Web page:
Saturday, March 04, 2006

Some Food for Thought

Regarding India’s Nuclear Programme

…The centrepiece of the Bush visit is a US plan to lift an international ban on sales of civilian nuclear technology to India. It is an extraordinary reward for a country that secretly built nuclear weapons, exploded five of them eight years ago, and still refuses to join the non-proliferation treaty (NPT). Contrast this with the massive pressure on Iran, which has gone nothing like as far down the nuclear road, and claims not to want a nuclear bomb anyway. Sign up to the NPT and you are castigated for not obeying the rules. Refuse to sign it and you are forgiven for whatever you manage to do on your own, including making a bomb. India received a slap on the wrist after its 1998 explosions, as did Pakistan, which followed with its own tests a few months later. The US imposed diplomatic and technology sanctions on both countries. The 9/11 attacks and Islamabad's role as an ally in the war on terror eased them in Pakistan's case. Now the lure of the tinkling cash register is doing the same for India….

If you want to read the full article, here it is:

http://www.guardian.co.uk/Columnists/Column/0,,1716858,00.html


Regarding the powers of King George’s Second in Command

…Indeed, Cheney explained, he has the power to declassify intelligence. "There is an executive order to that effect," he said. On March 25 2003 President Bush signed executive order 13292, a hitherto little-known document that grants the greatest expansion of the power of the vice-president in US history. It gives the vice-president the same ability to classify intelligence as the president. By controlling classification, the vice-president can control intelligence and, through that, foreign policy. Bush operates on the radical notion of the "unitary executive", that the presidency has inherent and limitless powers in his role as commander in chief, above the system of checks and balances. Never before has any president diminished and divided his power….The first US vice-president, John Adams, called his position "the most insignificant office ever the invention of man contrived or his imagination conceived". When Cheney was defence secretary, he reprimanded Vice-President Dan Quayle for asserting power he did not possess by calling a meeting of the National Security Council when the elder President Bush was abroad. Since the coup d'etat of executive order 13292, the vice-presidency has been transformed. Perhaps, for a blinding moment, Cheney imagined he might classify his shooting party as top secret.

If you want to read the full article, here it is:

http://www.guardian.co.uk/comment/story/0,,1716599,00.html


Regarding US Oil Dependency on the Middle East

…The world now burns eight billion tonnes of oil, gas and coal every year, and the greatest of these is oil. Our dependence is absolute. It fuels 90% of all transportation. It is involved in the production of 95% of all the goods in shops, including 95% of all food - produced as it is, these days, mainly by industrialised means, and transported, as is now the custom, halfway round the world and possibly back again before consumption. We get through more than 80 million barrels of oil a day, which is 29 billion barrels a year. The US uses one-quarter of this, most of it in automobiles; and, while the rest of the world has developed cars that do 60 miles to the gallon, the US produced the sports utility vehicle (SUV), which often does as little as 4mpg. In 2003 SUVs were 23% of the US market.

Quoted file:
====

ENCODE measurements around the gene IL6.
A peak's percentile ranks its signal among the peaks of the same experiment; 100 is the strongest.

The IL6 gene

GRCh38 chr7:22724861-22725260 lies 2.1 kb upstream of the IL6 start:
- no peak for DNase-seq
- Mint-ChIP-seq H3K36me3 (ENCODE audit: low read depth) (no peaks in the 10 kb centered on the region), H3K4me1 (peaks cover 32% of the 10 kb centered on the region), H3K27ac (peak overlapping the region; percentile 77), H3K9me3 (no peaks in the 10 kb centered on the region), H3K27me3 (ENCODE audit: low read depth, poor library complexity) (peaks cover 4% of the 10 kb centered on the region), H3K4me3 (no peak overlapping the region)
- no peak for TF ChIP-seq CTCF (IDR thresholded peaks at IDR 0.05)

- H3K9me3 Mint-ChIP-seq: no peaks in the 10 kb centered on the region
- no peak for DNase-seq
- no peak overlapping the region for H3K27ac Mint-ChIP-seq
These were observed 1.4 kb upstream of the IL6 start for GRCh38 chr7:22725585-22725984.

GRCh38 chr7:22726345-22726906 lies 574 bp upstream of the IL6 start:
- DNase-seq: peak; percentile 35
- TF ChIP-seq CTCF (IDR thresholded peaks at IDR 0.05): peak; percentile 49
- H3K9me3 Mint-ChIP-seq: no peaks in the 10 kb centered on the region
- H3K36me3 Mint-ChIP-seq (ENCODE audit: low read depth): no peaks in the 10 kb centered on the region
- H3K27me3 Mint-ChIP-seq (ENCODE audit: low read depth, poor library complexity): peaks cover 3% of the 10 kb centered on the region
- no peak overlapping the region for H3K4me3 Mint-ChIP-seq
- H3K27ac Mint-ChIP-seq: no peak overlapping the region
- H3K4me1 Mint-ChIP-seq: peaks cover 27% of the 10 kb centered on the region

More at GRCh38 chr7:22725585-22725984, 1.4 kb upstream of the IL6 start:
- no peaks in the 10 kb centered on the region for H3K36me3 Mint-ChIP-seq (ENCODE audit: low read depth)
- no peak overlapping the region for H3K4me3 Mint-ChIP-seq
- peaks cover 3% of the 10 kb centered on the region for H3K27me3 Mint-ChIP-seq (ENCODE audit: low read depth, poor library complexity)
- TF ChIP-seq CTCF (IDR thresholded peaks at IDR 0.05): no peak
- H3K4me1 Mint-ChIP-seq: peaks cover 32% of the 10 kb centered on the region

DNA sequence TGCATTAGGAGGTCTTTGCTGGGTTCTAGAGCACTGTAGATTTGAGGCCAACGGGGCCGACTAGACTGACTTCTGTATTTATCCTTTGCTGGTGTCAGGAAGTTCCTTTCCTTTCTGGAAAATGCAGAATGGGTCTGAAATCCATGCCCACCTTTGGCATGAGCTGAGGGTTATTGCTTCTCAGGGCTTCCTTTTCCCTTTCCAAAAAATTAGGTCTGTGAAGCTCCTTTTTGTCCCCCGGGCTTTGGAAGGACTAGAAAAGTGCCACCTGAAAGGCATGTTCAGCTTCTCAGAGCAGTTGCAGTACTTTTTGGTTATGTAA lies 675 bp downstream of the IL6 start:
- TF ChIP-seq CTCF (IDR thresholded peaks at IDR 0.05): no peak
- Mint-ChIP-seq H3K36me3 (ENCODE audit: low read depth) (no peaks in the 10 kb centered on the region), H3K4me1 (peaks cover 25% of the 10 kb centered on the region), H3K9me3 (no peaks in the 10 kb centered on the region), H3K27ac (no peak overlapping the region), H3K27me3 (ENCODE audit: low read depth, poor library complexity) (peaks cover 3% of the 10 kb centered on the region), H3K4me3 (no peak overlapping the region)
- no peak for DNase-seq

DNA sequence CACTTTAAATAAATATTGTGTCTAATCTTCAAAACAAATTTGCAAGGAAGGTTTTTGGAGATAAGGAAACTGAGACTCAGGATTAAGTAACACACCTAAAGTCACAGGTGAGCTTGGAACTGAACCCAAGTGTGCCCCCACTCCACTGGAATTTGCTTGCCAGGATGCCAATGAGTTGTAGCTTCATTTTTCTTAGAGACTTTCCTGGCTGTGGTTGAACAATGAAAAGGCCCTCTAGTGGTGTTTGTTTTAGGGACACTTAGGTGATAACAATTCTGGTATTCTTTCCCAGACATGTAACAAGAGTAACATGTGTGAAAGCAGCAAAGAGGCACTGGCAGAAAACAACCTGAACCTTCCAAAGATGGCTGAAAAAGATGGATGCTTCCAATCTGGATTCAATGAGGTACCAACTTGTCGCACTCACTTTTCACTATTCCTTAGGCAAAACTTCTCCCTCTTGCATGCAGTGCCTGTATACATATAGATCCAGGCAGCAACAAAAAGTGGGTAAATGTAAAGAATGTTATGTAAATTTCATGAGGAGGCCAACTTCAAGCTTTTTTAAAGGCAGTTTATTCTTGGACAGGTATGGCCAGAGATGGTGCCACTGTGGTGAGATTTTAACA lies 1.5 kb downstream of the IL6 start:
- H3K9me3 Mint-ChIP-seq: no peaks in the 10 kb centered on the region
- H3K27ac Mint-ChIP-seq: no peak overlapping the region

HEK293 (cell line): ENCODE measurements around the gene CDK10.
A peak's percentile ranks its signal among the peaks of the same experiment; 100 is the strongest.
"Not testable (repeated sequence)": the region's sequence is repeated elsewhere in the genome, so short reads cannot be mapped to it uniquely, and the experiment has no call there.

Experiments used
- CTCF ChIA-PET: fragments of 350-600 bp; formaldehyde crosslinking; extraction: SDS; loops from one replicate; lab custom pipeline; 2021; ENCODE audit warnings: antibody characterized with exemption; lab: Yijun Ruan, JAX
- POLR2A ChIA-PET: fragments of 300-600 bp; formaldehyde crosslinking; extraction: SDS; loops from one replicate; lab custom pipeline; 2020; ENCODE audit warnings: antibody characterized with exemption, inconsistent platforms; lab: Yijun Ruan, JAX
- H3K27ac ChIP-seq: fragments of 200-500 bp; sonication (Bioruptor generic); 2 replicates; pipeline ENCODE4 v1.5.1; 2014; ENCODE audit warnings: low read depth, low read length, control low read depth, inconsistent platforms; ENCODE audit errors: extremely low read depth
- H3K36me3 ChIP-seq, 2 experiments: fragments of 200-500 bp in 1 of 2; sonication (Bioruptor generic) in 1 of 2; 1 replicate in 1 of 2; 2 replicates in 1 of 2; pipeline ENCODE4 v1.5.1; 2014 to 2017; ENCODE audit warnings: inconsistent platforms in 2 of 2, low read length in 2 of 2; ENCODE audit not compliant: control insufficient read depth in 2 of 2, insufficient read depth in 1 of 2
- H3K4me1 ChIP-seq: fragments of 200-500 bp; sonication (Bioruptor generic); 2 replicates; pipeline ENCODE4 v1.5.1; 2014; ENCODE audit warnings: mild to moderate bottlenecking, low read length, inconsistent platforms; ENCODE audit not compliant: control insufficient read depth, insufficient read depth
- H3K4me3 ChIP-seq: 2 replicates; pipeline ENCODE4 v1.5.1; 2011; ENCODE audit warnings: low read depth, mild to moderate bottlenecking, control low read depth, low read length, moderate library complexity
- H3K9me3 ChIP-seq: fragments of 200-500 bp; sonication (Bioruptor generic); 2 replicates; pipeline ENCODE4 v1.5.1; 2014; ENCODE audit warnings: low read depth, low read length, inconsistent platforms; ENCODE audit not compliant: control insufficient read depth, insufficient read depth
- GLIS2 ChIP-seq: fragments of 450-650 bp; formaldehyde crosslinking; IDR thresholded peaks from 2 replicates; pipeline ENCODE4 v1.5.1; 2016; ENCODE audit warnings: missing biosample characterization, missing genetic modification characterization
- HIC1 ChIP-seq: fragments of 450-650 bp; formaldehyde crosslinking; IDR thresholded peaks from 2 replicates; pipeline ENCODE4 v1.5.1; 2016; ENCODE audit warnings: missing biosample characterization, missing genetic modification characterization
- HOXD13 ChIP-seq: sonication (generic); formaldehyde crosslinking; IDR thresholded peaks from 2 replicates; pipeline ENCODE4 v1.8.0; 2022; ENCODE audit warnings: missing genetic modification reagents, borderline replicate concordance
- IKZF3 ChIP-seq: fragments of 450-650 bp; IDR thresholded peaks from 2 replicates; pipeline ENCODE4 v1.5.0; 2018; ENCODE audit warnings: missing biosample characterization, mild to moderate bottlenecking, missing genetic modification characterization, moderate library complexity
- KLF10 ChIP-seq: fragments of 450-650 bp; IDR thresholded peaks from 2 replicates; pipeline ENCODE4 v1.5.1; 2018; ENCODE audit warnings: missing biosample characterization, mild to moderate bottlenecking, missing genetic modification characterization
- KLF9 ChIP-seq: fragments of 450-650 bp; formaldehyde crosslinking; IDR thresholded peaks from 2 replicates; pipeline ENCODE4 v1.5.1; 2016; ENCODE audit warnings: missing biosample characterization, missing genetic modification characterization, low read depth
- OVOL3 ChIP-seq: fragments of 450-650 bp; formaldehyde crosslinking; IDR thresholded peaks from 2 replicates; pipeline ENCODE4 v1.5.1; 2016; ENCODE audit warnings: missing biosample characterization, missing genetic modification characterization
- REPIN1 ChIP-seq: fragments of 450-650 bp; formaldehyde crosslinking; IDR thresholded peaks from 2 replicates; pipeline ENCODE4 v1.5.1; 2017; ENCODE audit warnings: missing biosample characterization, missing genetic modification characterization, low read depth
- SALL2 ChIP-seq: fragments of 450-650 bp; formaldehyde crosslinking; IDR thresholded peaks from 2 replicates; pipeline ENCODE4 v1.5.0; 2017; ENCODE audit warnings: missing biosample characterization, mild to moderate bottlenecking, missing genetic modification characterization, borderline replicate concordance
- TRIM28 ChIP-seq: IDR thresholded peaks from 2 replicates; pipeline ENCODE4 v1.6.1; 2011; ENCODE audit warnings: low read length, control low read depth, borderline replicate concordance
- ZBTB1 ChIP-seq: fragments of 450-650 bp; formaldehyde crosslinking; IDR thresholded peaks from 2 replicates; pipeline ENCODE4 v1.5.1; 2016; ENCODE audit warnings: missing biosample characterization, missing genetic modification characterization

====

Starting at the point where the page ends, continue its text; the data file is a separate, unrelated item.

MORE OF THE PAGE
The US imports a quarter of the oil it gets through, mainly from the Middle East, though it could cut that to zero if it raised the efficiency of its cars even roughly in line with the rest of the world. It seems we didn't go to war with Iraq just to protect oil in general. We went to safeguard the SUV in particular. As George Bush senior said in 1992: "The American way of life is not negotiable…

"If you want to read the full article, here it is:

http://books.guardian.co.uk/review/story/0,,1711282,00.html

3 Comments:

Blogger iamnasra said...

How sad...I really hate anything to do with politics... However we tend to also to be poltical about things when we want way out...Do I make sense ...I do not understand big countries like USA Russia has the right to have weapon of mass destruction (whatever they call them) then other country fellow their foot steps and the result ????

Does Hirushima ring a bell to any one

10:47 AM  
Blogger Grandpa Eddie said...

There is an old saying that my mother use to say: "What's good for the goose, is good for the gander."
I guess with Bush that doesn't mean anything...although I'm sure he heard it alot when he was young.

Nice post on VP Elmer Fudd.

Thanks for stoppin' by my blog, pal.
Btw...how ya been?

3:18 PM  
Blogger Tina said...

Bjoern... where have ya been hiding? You haven't posted anything in forever and you haven't commented at Fuzzy and Blue in a while. Is everything okay?

BabyGirl had her surgery last Weds (April 5th) and all has gone well so far. We go back in May for a check up and for the doctor to remeasure her vision and to assess if he thinks a 2nd surgery will be needed.
I hope all is well with you.

3:50 AM  

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